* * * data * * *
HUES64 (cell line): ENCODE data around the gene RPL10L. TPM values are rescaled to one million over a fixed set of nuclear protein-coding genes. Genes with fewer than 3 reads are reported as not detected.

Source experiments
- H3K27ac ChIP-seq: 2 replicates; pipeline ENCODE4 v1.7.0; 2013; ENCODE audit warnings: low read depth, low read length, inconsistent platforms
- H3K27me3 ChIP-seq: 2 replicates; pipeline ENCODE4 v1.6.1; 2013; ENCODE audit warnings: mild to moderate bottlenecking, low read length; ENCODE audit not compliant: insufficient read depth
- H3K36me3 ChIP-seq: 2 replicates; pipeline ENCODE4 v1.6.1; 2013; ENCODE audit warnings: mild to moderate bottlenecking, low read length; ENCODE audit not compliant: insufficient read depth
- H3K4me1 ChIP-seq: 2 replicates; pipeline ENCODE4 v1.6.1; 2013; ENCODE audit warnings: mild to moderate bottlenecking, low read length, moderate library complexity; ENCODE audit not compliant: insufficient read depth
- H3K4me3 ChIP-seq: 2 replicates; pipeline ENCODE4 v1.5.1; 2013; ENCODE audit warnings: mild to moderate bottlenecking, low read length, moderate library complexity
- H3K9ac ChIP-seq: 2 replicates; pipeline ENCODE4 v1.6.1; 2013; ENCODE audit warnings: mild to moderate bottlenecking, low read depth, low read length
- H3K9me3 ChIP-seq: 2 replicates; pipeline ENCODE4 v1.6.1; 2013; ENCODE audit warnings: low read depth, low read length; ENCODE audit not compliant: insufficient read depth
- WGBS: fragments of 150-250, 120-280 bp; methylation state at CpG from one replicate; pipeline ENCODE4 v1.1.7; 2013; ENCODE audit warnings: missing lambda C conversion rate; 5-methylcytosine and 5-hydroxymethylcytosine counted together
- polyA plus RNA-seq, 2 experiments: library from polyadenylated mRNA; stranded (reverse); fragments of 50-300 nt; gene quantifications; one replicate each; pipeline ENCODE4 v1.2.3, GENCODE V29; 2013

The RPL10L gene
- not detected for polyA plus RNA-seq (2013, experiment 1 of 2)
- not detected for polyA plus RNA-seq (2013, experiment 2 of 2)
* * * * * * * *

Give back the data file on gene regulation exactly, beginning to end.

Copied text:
HUES64 (cell line): ENCODE data around the gene RPL10L. TPM values are rescaled to one million over a fixed set of nuclear protein-coding genes. Genes with fewer than 3 reads are reported as not detected.

Source experiments
- H3K27ac ChIP-seq: 2 replicates; pipeline ENCODE4 v1.7.0; 2013; ENCODE audit warnings: low read depth, low read length, inconsistent platforms
- H3K27me3 ChIP-seq: 2 replicates; pipeline ENCODE4 v1.6.1; 2013; ENCODE audit warnings: mild to moderate bottlenecking, low read length; ENCODE audit not compliant: insufficient read depth
- H3K36me3 ChIP-seq: 2 replicates; pipeline ENCODE4 v1.6.1; 2013; ENCODE audit warnings: mild to moderate bottlenecking, low read length; ENCODE audit not compliant: insufficient read depth
- H3K4me1 ChIP-seq: 2 replicates; pipeline ENCODE4 v1.6.1; 2013; ENCODE audit warnings: mild to moderate bottlenecking, low read length, moderate library complexity; ENCODE audit not compliant: insufficient read depth
- H3K4me3 ChIP-seq: 2 replicates; pipeline ENCODE4 v1.5.1; 2013; ENCODE audit warnings: mild to moderate bottlenecking, low read length, moderate library complexity
- H3K9ac ChIP-seq: 2 replicates; pipeline ENCODE4 v1.6.1; 2013; ENCODE audit warnings: mild to moderate bottlenecking, low read depth, low read length
- H3K9me3 ChIP-seq: 2 replicates; pipeline ENCODE4 v1.6.1; 2013; ENCODE audit warnings: low read depth, low read length; ENCODE audit not compliant: insufficient read depth
- WGBS: fragments of 150-250, 120-280 bp; methylation state at CpG from one replicate; pipeline ENCODE4 v1.1.7; 2013; ENCODE audit warnings: missing lambda C conversion rate; 5-methylcytosine and 5-hydroxymethylcytosine counted together
- polyA plus RNA-seq, 2 experiments: library from polyadenylated mRNA; stranded (reverse); fragments of 50-300 nt; gene quantifications; one replicate each; pipeline ENCODE4 v1.2.3, GENCODE V29; 2013

The RPL10L gene
- not detected for polyA plus RNA-seq (2013, experiment 1 of 2)
- not detected for polyA plus RNA-seq (2013, experiment 2 of 2)